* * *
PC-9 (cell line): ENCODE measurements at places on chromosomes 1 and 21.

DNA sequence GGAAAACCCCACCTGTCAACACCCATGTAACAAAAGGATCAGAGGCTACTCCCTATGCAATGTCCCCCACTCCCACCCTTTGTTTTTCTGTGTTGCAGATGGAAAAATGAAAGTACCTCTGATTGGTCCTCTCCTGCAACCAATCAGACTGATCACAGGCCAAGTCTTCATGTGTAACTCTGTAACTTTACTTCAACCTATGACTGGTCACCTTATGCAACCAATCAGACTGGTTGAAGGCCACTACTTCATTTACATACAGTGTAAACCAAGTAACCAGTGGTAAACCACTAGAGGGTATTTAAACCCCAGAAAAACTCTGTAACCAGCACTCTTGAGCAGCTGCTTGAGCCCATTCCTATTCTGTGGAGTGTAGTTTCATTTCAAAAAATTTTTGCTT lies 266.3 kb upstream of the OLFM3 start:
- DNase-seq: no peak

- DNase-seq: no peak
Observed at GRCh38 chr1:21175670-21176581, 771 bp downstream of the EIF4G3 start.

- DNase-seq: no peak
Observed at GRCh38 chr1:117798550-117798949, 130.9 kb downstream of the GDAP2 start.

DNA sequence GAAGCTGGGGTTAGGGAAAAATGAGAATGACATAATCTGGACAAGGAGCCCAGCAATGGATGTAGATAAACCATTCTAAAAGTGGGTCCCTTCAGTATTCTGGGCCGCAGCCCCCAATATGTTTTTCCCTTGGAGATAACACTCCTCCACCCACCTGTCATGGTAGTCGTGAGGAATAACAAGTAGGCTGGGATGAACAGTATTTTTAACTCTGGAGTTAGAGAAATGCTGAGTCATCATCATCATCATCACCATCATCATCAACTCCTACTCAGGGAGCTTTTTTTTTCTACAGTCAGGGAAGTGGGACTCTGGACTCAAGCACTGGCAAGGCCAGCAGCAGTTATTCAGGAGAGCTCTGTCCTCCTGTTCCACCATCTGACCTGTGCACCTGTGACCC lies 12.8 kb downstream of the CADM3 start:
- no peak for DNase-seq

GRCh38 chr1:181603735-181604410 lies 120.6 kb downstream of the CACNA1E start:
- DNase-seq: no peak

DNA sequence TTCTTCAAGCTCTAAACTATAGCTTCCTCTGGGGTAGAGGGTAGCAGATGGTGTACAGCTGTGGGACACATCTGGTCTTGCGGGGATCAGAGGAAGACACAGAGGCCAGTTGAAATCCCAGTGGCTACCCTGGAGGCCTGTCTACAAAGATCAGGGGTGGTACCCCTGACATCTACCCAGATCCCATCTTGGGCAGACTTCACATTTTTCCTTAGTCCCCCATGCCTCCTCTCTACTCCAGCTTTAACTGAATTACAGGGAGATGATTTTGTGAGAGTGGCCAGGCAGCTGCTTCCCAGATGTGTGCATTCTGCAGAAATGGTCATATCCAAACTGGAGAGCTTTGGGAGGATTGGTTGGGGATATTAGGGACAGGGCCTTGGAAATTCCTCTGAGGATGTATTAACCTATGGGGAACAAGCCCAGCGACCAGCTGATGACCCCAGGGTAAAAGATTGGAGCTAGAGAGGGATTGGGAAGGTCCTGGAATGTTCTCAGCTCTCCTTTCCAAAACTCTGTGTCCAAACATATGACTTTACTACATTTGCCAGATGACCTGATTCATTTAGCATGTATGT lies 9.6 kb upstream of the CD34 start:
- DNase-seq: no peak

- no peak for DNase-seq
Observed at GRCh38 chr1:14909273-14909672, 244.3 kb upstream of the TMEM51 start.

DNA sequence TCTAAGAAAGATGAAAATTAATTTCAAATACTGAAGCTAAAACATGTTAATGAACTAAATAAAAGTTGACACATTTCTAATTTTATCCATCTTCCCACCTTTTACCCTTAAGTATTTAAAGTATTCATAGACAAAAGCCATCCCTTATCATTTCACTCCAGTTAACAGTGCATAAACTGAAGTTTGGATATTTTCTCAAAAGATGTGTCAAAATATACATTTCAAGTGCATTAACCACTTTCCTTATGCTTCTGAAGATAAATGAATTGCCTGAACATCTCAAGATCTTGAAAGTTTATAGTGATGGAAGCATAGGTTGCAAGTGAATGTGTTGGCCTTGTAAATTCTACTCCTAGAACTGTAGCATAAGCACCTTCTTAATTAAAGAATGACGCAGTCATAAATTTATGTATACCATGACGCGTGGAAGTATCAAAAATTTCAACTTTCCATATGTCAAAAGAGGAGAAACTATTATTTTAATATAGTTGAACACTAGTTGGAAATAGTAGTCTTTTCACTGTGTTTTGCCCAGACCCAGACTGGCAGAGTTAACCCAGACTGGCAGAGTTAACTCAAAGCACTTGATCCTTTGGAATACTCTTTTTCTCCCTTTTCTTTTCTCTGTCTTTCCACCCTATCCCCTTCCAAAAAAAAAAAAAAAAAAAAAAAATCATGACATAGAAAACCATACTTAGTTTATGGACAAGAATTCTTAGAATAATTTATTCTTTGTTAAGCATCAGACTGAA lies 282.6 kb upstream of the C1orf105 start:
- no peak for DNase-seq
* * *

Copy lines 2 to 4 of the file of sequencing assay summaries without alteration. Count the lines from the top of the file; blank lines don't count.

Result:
DNA sequence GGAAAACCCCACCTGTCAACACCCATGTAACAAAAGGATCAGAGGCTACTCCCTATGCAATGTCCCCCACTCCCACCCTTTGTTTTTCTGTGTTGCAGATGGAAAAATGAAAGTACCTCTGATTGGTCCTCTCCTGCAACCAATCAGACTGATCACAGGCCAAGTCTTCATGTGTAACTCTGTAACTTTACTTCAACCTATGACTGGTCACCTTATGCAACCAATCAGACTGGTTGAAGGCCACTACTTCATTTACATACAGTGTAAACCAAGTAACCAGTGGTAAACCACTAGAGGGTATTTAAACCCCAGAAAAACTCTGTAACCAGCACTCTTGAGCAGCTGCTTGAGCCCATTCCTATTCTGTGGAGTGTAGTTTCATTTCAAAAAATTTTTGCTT lies 266.3 kb upstream of the OLFM3 start:
- DNase-seq: no peak

- DNase-seq: no peak